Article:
Academic journal article Health Care Financing Review

Approaches to Eliminating Sociocultural Disparities in Health

Academic journal article Health Care Financing Review

Approaches to Eliminating Sociocultural Disparities in Health

Article excerpt

INTRODUCTION

Over the past decade, there has been a growing amount of attention focused on demonstrating or documenting the prevalence of racial, ethnic, and socioeconomic disparities in health status, utilization, and outcomes. These sociocultural disparities are most commonly described in groups who have experienced and often continue to experience political, social, and economic discrimination. These populations have diverse health beliefs and values, differing prevalence of diseases, and may respond differently to therapies (Lavizzo-Mourey and Mackenzie, 1996).

While researchers have made significant advances in assessing sociocultural disparities, they have not made such advances in conducting, evaluating, sustaining, and disseminating programs to address them. They have either been unable to improve many aspects of the health care and the health of diverse populations, or unable to demonstrate and communicate the success of many of their efforts. Research, clinician, policy, and community groups have often failed to work together, though many are currently adopting novel strategies to attack the serious and troubling gap in health outcomes. We will review existing approaches to reducing disparities and barriers to their evaluation. We will then provide recommendations for developing, implementing, and evaluating programs to assess the root causes of, and eliminate, disparities. We gathered this information from a review of published and unpublished documents, and informal interviews with providers, program and policy leaders, and researchers around the United States.

OVERVIEW OF SELECTED APPROACHES

There are a variety of ways to characterize the many programs that have been implemented to address sociocultural disparities in health status, utilization, and outcomes. For this overview, we have grouped them into three broad categories: (1) those targeted at health providers, (2) those focused on individual patients and communities, and (3) those that address health systems and policies more broadly. These categories naturally overlap, and many initiatives approach these problems by adopting more than one strategy. In this section, we will outline programs that represent each approach. This does not imply that those interventions have been shown to reduce disparities--the vast majority have not been adequately evaluated for their effects on health.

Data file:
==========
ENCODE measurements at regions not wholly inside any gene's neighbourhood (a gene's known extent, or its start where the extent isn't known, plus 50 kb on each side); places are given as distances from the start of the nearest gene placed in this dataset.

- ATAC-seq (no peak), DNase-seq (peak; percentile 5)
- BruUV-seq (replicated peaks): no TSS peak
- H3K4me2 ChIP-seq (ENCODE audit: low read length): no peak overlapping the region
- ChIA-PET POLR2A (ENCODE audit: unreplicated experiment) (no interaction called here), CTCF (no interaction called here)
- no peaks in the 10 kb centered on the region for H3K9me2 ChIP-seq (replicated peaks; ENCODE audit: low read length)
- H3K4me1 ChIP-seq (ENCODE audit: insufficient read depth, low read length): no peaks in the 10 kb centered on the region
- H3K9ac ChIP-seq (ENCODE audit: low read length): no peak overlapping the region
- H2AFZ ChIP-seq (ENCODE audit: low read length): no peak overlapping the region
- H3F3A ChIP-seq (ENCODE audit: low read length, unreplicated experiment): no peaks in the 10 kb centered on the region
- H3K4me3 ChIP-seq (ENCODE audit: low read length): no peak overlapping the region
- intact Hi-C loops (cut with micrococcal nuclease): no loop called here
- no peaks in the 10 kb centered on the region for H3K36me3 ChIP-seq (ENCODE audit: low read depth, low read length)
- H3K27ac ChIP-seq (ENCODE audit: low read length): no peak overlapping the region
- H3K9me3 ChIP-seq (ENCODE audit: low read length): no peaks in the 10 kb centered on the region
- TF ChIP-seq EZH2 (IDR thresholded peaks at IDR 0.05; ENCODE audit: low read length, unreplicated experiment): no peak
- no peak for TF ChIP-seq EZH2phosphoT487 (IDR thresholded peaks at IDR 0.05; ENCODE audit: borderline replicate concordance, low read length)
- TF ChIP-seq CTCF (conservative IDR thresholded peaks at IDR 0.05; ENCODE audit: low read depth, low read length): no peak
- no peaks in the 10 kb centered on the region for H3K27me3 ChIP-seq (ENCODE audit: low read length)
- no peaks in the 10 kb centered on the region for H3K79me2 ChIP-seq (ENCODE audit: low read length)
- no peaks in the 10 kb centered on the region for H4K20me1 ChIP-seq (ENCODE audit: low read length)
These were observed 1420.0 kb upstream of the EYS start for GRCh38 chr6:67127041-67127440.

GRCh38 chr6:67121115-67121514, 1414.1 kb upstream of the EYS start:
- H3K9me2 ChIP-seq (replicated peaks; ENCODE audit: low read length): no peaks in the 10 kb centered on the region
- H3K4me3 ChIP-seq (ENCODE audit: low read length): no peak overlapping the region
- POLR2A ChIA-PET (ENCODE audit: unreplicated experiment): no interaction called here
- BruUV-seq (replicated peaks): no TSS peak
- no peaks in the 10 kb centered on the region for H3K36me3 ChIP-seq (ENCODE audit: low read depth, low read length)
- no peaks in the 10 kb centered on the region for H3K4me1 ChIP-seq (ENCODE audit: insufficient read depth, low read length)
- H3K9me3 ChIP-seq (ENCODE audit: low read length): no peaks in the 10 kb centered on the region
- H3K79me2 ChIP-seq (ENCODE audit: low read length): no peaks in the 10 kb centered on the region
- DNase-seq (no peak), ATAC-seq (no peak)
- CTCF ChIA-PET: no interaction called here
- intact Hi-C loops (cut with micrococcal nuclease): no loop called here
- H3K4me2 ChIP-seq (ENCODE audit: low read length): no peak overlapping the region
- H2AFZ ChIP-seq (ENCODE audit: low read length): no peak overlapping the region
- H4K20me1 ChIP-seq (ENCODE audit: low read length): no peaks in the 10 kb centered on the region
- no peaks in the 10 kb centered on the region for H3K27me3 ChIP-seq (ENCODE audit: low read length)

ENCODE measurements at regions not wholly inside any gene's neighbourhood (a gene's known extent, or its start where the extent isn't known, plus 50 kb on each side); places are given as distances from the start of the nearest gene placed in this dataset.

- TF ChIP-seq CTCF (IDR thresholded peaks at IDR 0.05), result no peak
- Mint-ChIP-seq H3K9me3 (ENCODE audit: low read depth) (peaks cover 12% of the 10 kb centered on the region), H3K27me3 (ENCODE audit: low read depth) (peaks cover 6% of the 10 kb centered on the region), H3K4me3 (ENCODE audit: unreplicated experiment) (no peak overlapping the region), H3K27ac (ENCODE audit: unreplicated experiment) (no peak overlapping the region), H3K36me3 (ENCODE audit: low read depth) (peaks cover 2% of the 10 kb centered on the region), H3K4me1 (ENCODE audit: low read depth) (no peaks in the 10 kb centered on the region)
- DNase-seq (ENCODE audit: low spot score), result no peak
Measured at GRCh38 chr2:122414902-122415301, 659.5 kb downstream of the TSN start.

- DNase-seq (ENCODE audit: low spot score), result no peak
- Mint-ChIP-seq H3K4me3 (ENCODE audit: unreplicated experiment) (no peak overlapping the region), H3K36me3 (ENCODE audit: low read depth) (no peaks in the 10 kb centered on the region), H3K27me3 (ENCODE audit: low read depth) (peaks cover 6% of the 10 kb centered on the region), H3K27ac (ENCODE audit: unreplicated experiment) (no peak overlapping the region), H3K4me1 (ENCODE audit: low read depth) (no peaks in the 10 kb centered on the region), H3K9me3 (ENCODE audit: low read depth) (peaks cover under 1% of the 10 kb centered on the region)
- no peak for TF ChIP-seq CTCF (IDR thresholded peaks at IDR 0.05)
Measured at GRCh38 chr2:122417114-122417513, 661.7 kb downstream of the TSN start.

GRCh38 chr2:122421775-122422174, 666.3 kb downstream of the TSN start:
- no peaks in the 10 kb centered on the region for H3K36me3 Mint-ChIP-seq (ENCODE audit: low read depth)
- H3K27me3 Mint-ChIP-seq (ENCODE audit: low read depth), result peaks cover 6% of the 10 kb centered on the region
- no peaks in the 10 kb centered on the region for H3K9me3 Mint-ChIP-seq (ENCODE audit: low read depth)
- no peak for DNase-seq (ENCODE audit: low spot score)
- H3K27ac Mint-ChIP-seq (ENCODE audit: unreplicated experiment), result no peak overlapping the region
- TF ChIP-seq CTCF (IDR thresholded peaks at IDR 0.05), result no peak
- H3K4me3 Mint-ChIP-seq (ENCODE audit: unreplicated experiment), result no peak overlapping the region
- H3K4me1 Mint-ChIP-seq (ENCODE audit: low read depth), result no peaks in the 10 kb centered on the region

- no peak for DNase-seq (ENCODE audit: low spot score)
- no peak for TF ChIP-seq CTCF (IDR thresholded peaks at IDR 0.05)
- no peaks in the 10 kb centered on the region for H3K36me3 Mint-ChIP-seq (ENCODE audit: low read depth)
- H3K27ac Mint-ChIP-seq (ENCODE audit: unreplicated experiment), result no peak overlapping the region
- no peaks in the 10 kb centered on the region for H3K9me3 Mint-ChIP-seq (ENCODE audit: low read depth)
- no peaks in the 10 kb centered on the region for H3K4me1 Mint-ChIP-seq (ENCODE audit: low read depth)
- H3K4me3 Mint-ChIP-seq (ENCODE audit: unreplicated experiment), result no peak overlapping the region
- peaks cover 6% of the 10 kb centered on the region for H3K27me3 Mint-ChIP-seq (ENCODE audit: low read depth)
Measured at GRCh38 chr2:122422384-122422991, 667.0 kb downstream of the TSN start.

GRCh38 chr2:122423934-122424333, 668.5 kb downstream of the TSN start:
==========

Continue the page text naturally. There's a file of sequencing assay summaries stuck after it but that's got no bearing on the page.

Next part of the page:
Health Provider-Targeted Programs

Until recently, health providers received little formal training on how to deliver culturally and linguistically competent care, and little assistance in working with diverse populations. While many race-based health assumptions have been proven inaccurate, informal advice and myths based on stereotypes may be common in the medical school educational process, and this "silent curriculum" may influence many health care providers (Ricks, 1998). Efforts to help clinicians better understand and improve the care and health of their increasingly diverse patient populations occur in three general areas: (1) formal clinician training; (2) clinician resources such as published literature and internet websites, and (3) partnerships with interpreters.

Cultural and Linguistic Competency Training

Surveys in the early 1990s showed that very few U.S. medical schools had integrated cultural competency training into their curriculum (Lum and Korenman, 1994). Although more recent surveys indicate that a growing number of schools are including courses specifically on "multicultural medicine," cultural issues are more often incorporated into general medical coursework. The American Medical Association (AMA) has adopted policies that encourage, but do not require, medical schools to offer electives in culturally competent health care and educational programs about cultural issues (American Medical Association, 1999).

Several professional organizations and medical specialty groups provide cultural competency training to clinicians who have already completed their medical education. …

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